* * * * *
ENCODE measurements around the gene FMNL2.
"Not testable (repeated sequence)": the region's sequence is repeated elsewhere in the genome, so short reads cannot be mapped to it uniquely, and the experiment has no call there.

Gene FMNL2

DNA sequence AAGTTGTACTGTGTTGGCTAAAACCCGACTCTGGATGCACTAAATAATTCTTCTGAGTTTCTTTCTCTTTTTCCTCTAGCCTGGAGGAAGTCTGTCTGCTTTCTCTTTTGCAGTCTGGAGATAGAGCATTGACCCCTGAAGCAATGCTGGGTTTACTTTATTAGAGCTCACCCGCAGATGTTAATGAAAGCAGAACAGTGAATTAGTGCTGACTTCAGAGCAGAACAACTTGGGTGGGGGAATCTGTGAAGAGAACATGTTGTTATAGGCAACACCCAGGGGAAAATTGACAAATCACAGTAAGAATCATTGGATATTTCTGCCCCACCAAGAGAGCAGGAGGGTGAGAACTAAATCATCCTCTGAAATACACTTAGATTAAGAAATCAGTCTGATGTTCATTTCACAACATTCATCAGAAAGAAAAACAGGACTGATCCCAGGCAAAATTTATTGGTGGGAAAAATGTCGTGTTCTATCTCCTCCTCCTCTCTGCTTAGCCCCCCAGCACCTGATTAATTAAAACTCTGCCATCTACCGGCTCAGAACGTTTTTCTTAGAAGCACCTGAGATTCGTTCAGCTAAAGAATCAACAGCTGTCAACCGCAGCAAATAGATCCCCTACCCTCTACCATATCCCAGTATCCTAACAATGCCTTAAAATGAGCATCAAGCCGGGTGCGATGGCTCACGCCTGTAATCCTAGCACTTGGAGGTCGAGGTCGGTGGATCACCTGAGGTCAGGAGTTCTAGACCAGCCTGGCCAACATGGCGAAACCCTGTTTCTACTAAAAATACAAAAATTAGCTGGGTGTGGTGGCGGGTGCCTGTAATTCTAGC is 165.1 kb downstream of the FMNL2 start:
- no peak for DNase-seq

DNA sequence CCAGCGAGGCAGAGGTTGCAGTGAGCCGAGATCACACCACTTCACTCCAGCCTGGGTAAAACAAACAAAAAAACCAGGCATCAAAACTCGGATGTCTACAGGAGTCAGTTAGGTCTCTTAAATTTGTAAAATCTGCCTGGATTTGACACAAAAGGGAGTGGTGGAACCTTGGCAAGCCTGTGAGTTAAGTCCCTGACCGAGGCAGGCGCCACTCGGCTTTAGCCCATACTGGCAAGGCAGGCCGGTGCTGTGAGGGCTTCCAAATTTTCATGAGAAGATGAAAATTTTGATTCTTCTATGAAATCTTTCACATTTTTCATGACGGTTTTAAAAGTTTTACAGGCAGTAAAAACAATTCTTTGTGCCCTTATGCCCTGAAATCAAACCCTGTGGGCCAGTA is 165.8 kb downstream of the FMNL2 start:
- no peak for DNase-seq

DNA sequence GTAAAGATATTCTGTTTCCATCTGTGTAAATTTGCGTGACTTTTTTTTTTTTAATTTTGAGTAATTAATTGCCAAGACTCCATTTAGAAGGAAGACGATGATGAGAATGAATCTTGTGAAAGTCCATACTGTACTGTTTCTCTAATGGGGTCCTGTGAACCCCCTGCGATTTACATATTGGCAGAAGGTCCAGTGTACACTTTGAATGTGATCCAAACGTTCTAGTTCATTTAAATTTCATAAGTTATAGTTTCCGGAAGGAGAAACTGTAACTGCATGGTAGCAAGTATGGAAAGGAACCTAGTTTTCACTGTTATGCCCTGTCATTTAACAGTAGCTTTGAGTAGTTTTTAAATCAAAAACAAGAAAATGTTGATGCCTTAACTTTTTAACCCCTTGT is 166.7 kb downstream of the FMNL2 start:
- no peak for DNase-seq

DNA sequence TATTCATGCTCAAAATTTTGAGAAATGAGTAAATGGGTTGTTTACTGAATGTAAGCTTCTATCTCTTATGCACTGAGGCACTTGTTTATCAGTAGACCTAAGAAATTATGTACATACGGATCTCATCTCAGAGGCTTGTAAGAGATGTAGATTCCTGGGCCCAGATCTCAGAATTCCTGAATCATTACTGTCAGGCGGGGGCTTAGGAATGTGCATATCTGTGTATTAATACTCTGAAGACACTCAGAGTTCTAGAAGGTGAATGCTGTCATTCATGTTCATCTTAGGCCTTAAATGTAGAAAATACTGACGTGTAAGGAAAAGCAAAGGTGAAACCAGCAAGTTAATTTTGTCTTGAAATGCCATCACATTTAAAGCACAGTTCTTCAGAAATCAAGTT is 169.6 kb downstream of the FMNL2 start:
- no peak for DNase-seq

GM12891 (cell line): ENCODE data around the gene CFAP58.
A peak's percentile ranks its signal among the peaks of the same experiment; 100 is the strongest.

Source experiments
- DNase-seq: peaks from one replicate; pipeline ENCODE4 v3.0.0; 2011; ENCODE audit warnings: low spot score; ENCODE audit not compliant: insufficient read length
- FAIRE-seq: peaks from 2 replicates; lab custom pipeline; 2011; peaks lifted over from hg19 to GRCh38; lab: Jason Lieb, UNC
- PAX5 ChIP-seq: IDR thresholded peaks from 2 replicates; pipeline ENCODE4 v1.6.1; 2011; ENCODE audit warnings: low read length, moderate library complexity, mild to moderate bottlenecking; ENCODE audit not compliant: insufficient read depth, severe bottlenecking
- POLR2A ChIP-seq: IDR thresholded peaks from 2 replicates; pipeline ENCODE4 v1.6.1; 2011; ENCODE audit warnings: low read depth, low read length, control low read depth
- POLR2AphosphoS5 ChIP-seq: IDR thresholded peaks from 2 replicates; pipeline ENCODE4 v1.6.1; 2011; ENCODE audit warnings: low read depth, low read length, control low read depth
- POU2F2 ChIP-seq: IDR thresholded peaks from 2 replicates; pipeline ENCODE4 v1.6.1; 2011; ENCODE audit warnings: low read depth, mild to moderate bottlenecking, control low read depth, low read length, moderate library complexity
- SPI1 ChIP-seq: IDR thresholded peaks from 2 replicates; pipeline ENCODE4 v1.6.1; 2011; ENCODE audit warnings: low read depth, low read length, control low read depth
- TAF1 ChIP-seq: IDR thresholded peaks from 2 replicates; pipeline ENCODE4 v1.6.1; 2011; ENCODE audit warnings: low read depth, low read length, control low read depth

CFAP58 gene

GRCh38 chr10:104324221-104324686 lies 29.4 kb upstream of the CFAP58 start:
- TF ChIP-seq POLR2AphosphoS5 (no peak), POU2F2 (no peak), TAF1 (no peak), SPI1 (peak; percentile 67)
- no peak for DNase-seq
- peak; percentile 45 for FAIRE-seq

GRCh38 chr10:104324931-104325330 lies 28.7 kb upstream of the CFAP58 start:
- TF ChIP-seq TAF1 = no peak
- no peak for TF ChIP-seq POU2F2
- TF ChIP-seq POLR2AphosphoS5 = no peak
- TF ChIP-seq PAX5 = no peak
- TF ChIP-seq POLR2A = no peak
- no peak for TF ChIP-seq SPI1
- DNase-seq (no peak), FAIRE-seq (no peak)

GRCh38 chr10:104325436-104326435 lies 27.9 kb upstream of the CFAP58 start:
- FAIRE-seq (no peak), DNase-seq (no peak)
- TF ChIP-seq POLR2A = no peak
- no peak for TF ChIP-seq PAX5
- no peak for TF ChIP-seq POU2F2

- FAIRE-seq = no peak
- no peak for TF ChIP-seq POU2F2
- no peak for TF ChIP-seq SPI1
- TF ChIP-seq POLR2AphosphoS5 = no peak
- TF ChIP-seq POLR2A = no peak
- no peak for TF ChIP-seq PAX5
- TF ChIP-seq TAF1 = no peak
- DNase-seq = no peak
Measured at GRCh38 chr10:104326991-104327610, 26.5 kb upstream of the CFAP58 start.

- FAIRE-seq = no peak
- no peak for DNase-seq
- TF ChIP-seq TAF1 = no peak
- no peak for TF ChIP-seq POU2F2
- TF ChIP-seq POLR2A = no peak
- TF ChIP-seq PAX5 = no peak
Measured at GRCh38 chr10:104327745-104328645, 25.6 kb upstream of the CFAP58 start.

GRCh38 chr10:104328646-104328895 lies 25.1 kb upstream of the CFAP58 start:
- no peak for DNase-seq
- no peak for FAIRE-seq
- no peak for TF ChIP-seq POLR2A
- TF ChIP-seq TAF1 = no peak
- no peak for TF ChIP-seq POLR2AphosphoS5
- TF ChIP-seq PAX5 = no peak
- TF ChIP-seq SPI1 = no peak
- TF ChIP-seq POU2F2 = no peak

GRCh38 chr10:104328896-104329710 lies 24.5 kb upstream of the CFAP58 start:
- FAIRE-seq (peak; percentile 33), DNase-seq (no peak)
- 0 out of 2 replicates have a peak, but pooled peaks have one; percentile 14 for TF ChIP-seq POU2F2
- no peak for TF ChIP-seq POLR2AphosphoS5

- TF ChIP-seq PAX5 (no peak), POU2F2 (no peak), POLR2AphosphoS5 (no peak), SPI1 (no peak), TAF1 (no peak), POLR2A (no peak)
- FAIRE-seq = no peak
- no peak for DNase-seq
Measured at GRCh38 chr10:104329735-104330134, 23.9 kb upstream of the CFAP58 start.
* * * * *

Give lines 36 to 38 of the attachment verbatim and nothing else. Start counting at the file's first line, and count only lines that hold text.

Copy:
GRCh38 chr10:104325436-104326435 lies 27.9 kb upstream of the CFAP58 start:
- FAIRE-seq (no peak), DNase-seq (no peak)
- TF ChIP-seq POLR2A = no peak